For Serious?

It’s time for another round of “How Stupid Is This?”

That’s a game I just invented. There are no rules, and definitely no prizes. Trust me. It’s a great game. It’s even more fun if you read this whole post in a game show host voice.

The Contestant of Stupidity this time is . . . ok, imagine a drum roll here . . . The Contestant of Stupidity is  . . . the CFS Advisory Committee!

*shakes pompoms*

*throws confetti*

*gets dizzy and has to sit down suddenly*

What did the CFSAC do this time that is Incredibly Stupid? You’re going to love this. And by love, I actually mean hate.

On Monday, November 27th, the public notice of the upcoming CFSAC meeting will be published in the Federal Register. The deadline to sign up for public comment at this meeting is . . .

. . . wait for it . . .

If you guessed close of business on Monday, November 27th, YOU ARE RIGHT!

YES! The meeting notice telling people how to sign up for public comment is being published ON THE SAME DAY as the deadline to sign up for public comment!

*turns to all of you* Well, audience? *all of you respond in unison* How Stupid Is This?

I cannot recall this happening before. I mean, we’ve had some short deadlines. And every time, advocates politely write in to the Office of Women’s Health to remind them that this is a very sick population, most of whom simply cannot turn on a dime and write testimony in ten days or sign up within three days or whatever. So don’t think that maybe the Office of Women’s Health doesn’t know that this deadline guarantees that many people with ME will miss the deadline, and therefore miss the opportunity to offer public comment at the meeting. They know.

You know what else is stupid? The meeting notice does not give a deadline for submitting written comment. Do you think that means the testimony is due on Monday the 27th? or maybe a few days before the meeting? or the day of the meeting? Your guess is as good as mine.

While we’re at it, check out this other stupid thing. According to the Charter, the committee is supposed to have thirteen members. So how many do you think are listed on the roster as of today?

FOUR. Four members.

That’s pretty awesome, yeah? These vacancies didn’t sneak up on anyone. I warned this would happen back in June 2017 and December 2016. I’ve heard new appointments are imminent, but there’s no way that they will swear in nine new members at the December meeting.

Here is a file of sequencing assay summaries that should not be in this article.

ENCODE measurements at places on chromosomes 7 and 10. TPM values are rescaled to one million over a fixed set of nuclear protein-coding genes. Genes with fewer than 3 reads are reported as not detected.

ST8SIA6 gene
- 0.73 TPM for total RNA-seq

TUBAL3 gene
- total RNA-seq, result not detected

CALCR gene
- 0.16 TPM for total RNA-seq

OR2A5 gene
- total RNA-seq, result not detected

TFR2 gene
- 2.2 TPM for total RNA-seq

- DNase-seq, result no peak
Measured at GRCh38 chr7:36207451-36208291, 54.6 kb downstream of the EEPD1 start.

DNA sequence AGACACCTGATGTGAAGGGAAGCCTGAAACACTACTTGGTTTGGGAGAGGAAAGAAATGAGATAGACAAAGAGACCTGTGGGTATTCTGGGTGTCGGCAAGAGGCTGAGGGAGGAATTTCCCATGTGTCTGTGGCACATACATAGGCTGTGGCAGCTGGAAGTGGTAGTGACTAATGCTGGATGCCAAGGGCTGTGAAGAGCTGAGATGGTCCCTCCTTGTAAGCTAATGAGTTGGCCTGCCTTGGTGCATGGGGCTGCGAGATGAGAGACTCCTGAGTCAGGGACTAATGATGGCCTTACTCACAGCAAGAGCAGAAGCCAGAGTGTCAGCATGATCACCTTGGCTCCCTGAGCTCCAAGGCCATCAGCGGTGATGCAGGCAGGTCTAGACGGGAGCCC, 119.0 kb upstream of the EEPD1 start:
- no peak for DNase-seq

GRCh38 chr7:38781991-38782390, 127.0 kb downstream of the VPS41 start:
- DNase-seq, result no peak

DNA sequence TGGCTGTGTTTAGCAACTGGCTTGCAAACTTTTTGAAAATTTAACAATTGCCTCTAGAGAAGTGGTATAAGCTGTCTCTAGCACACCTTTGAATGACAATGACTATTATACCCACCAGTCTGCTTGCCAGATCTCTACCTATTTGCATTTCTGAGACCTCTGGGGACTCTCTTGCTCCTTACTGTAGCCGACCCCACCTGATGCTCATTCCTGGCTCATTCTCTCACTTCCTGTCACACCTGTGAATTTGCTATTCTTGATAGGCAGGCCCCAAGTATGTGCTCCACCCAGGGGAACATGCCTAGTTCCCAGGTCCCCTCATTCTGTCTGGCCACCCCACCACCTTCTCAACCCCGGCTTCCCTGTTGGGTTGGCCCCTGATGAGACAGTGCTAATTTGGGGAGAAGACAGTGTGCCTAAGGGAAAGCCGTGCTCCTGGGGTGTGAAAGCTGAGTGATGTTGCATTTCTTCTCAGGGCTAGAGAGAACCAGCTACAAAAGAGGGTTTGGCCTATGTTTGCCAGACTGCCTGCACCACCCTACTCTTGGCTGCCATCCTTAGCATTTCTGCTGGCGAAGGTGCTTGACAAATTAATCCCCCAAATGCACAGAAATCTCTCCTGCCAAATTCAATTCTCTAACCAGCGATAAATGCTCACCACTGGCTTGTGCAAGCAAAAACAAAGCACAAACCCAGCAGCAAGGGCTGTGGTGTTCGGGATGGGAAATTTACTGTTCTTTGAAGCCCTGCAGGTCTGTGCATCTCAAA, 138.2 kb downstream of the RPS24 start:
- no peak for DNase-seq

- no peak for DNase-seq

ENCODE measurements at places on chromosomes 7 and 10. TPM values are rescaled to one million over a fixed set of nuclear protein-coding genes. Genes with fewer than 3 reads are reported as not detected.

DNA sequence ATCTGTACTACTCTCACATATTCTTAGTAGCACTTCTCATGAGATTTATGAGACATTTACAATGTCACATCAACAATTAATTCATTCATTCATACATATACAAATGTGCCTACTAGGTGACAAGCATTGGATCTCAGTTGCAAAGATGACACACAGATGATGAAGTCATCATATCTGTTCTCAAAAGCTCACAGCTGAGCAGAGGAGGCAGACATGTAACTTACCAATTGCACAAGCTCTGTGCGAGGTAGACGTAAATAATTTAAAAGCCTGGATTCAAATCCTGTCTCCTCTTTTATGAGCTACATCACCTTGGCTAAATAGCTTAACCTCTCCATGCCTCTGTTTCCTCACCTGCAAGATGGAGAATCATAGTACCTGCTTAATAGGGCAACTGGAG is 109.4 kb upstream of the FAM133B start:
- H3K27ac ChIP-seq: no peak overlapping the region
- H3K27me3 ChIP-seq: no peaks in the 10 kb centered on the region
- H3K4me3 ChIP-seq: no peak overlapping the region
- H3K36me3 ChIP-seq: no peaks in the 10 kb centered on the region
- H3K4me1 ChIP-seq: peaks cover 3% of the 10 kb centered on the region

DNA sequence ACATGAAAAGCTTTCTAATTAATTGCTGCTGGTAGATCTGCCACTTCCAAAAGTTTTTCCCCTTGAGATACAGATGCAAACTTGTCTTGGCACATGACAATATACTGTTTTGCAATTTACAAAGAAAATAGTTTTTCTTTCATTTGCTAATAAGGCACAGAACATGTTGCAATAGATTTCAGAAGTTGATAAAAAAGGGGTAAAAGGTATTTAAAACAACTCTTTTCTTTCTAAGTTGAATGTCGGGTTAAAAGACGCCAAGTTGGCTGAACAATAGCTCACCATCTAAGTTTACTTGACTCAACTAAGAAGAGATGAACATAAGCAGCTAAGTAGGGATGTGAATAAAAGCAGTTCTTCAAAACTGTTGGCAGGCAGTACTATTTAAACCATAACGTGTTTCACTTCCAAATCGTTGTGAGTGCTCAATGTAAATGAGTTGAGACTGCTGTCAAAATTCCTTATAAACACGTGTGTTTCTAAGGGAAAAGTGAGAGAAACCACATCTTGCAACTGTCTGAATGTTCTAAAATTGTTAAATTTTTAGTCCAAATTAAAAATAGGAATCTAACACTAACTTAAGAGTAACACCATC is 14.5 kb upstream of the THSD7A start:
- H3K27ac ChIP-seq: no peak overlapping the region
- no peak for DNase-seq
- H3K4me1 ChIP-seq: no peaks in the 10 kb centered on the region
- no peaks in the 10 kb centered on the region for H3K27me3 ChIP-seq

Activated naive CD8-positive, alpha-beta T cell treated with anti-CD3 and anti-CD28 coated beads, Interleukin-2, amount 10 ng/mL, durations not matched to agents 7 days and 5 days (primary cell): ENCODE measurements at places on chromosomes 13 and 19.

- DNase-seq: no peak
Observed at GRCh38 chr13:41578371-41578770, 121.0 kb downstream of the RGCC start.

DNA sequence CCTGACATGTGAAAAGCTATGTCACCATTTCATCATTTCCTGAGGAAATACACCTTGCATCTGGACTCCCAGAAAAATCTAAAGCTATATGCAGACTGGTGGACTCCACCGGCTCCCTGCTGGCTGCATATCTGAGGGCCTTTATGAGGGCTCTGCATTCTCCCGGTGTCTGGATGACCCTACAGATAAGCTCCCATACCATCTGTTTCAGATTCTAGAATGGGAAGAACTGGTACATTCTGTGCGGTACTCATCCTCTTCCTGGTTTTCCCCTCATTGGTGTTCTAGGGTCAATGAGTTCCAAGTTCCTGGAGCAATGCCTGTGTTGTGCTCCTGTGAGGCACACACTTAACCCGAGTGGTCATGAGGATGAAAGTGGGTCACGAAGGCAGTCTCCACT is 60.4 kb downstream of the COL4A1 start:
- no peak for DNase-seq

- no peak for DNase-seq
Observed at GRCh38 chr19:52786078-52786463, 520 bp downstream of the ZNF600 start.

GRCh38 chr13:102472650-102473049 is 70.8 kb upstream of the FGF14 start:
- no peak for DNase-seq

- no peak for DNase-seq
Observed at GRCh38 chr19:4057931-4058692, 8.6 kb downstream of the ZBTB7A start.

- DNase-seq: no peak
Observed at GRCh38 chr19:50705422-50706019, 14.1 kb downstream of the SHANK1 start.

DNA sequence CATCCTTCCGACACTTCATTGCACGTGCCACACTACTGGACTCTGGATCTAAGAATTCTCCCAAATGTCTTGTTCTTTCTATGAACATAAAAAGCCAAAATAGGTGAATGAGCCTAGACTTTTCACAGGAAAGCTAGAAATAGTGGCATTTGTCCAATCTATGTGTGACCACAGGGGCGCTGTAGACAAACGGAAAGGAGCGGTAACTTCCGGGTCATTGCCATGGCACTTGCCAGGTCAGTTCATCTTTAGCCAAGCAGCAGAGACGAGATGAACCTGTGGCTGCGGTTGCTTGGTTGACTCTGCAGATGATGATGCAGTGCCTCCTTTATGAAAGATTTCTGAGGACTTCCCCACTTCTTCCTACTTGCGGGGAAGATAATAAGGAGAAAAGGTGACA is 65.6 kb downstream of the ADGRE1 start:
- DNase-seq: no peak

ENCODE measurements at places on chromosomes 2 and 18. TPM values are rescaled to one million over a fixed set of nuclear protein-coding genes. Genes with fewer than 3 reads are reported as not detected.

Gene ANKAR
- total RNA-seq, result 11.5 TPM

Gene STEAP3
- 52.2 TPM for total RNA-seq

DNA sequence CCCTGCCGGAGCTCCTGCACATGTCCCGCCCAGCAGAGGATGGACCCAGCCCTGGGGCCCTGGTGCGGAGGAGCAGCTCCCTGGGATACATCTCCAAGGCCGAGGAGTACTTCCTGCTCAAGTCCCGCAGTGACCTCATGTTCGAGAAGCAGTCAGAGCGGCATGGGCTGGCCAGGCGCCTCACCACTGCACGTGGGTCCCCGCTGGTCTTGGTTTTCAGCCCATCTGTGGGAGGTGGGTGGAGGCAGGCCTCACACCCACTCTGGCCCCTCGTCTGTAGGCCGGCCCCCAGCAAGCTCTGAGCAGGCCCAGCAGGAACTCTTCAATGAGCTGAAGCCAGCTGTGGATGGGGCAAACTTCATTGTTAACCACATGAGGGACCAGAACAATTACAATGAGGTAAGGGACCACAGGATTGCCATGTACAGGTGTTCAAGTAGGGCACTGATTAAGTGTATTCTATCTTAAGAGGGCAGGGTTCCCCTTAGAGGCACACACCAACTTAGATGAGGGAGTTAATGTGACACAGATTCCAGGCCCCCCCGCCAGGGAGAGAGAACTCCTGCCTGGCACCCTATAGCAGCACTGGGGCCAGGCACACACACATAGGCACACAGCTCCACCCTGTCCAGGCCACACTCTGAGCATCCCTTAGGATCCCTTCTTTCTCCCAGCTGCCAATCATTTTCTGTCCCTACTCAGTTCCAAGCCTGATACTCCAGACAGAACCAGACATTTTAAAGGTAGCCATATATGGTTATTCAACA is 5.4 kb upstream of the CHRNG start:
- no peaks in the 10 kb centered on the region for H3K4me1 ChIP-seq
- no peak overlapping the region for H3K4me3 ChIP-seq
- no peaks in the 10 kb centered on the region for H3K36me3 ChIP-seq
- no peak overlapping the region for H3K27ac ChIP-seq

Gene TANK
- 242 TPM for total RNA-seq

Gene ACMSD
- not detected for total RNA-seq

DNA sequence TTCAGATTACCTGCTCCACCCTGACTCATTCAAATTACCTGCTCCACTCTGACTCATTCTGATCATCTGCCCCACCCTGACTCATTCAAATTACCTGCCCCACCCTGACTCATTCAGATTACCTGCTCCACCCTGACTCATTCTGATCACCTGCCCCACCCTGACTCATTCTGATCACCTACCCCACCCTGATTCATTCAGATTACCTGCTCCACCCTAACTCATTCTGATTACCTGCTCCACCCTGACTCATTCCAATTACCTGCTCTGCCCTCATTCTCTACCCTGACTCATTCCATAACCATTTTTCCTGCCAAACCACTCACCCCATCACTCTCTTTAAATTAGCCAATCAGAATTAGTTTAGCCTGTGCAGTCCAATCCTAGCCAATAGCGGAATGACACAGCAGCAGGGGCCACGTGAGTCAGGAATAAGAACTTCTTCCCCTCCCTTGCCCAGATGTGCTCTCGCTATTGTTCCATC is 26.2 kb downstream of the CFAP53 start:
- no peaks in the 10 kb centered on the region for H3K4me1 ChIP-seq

So if you would like to give public comment in person or by phone on December 13th or 14th, don’t wait for Monday!

Email your name and phone number to cfsac@hhs.gov TODAY! See the meeting notice for more instructions.

I think we can all agree, this was Incredibly Stupid. But congratulations CFSAC for being today’s Contestant of Stupidity! Let’s give them a round of applause, shall we?

via GIPHY

UPDATE November 27, 2017: CFSAC sent out the following notice this morning: “Due to a delay of a few days in publishing the FRN, we will be taking public comments through next Monday, December 4th.”

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35 Responses to For Serious?

  1. Anonymous says:

    Thanks for always being on top of things Jennie!
    Between the current roster (note all of those terms expire by 1 July 2018), the lack of detail in the Fed Reg notice, and so on, I think CFSAC is a shoe-in for “Stupid of the Year” award.

  2. Amy Divine says:

    Thanks Jennie. The work you’re doing is invaluable. I am so grateful you’re out there for us all!

  3. Christine Fenton says:

    It may be worth looking at the law relating to disability & policies relating to accessibility & inclusion. Usually there is a requirement for ‘reasonable accommodations’ to ensure access to processes as well as physical access.

    Whilst this may vary country to country, I would imaging the principle is there & is written in some legislation of policy.

    May be it needs us physically & cognitively limited folk to organise these well paid employees & remind them of their obligations to ensure sound & fair process!!

    There was a song I heard with a refrain: ‘When will they ever learn?’

    • jimells says: